Upon returning to Banzon I was pleasantly surprised to find that my house had not turned in to a mouse/rat kingdom, my cat was alive and still had working use of both eyes, and that for the most part things were in tact. My bike had a couple of dings on it that I don't remember inflicting...and it looked extraordinarily clean--I don't know if I cleaned it with my mind from America or if the small child in my courtyard decided to take it for a test-drive, wrecked it, and then cleaned it thinking I wouldn't notice. Either way, it still works and isn't much worse for the wear considering all the things I have done to it. Also, much to my delight, I encountered a gigantic spiderweb over the doorway to my room that spelled out, "Bienvenue!" and a pig named Wilbur sat cheerily underneath as a welcome home present...yeah dinner! Okay...if any of you are believing what I just typed...man you are gullible. Spiders can't speak French! Slowly people started trickling over to greet me, welcome me home, and demand for their gift from America. Oh gosh, really, you missed me that much...thanks! As it turns out, most people in the village, after my prolonged absence--2 months--thought that I was never coming back. I guess I am just lucky that they didn't loot my house. My house was cleaner than I could have hoped for, and luckily I was not kept awake by mice and roaches in the middle of the night....it's all a girl can ask for really.
The next morning, as the family gathers in the courtyard, I gave them their presents from America. My host dad, thanks to the oh so lovely department store of "Mom's Closet," received a lovely fleece jacket to keep him warm and toasty during those cold 70-degree nights of winter. I gave my host mom a lovely earring/necklace set and a Mercedes Marathon long-sleeve t-shirt. To the kids I gave each of them a pair of Adidas soccer shorts and some toys I found at the Dollar Store--love that place--including bubbles and stickers. I had intended, when gifting the Hot Wheels stickers to the eldest Ali, that he would use them. And us them he did...after he marveled at the sports car stickers, he ran away excitedly to decorate his bike with them. Oh, he has the sweetest ride in Banzon now! However, later that day as I was relaxing at my counterparts boutique, I noticed something. He had taken some of the stickers from his son--this is a grown man mind you--and decorated his entire scooter with Hot Wheels stickers. Can you imagine in American if a 45 year-old man decided to stick Hot Wheels stickers all over his car? Oh yes...so now both he and his 11 year-old son are sporting the coolest Hot Wheels stickers around.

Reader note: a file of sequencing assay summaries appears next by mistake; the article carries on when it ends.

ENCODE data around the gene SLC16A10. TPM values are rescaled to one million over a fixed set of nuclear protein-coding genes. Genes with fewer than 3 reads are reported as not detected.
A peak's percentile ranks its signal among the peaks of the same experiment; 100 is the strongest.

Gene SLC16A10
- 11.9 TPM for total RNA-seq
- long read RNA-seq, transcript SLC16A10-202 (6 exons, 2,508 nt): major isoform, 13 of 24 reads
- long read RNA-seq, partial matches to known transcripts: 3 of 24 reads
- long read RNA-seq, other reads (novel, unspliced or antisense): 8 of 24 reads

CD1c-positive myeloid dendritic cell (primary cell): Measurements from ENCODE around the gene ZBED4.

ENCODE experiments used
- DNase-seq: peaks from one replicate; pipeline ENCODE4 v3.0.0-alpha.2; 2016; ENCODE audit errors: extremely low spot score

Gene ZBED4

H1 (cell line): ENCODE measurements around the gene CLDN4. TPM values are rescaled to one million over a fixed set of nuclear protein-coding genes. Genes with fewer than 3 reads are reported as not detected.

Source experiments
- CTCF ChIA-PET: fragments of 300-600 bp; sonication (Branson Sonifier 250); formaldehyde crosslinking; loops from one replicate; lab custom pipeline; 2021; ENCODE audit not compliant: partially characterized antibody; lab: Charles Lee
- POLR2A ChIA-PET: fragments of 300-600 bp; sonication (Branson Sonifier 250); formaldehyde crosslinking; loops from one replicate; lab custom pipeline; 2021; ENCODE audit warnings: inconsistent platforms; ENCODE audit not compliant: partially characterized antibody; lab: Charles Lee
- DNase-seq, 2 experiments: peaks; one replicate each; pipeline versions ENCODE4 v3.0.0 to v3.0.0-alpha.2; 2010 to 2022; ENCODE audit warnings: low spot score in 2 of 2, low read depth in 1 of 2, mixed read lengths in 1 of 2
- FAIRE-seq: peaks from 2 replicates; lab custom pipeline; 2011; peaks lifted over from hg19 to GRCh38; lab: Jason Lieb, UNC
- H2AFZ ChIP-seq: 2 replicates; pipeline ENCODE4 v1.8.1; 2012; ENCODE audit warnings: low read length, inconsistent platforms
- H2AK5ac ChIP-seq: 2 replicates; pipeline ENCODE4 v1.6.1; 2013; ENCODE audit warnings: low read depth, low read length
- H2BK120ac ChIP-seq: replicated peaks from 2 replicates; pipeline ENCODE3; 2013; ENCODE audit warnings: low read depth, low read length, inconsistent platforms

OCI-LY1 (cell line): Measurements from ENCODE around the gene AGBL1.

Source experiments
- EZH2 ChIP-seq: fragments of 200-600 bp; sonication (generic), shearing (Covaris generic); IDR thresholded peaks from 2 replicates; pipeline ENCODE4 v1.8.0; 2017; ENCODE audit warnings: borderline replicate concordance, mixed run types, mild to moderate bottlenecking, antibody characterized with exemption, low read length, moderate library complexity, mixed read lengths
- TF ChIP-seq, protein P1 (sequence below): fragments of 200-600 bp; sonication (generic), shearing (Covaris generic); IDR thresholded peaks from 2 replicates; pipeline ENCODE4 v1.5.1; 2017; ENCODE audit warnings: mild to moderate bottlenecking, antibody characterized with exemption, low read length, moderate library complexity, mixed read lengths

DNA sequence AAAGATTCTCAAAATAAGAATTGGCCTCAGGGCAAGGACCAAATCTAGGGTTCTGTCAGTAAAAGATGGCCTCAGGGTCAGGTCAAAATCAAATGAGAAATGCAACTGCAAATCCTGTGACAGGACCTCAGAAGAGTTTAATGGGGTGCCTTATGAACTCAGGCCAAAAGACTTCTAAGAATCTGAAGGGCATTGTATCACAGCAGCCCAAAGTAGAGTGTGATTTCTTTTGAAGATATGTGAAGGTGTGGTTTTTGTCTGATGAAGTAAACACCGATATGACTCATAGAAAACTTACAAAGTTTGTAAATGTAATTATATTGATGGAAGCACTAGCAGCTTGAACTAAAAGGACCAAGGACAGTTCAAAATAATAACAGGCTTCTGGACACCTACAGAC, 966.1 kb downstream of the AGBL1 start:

After two-months away from village living--including exclusive access to a real toilet, a shower, and electricity--I found adjusting to be harder than I would have imagined. You would think most of the skills I acquired in village--mainly, my keen ability to pee/pooh into a hole the size of a softball and never get it on the floor or on myself--would come back to me quickly if not instantly. Well, let me tell you folks, that peeing in a small hole takes practice, and it isn't like riding a bike. For the entire week I can not even tell you how often I peed on the floor and on myself. Okay, I know you are making a grossed out face right now, or laughing, or both...but I am just being upfront and honest with you in an effort to show everything about my life here. The way I figure it, if you have been reading my blog from the beginning then you all know that this is nothing compared to things I have described before. It took me my entire time in village to finally remember what proper foot placements and positions my body needed to be in to accurately get everything on target. Peeing in a hole....harder than you think (especially for us girls). If you don't believe me then go outside right now and give it a whirl. If all goes well, in February my mom and her friend Audrie will get to learn first-hand about the difficulty of doing just this thing! Aside from my peeing incidents things in village are pretty boring at the moment. It is the holiday season--Tabaski, Christmas, and New Year's--so people aren't all that motivated to do anything but party and drink. So, that left me with a whole lot of time, and a whole lot of nothin' to do. After a week of sitting around and sleeping, I left village for the Christmas celebration.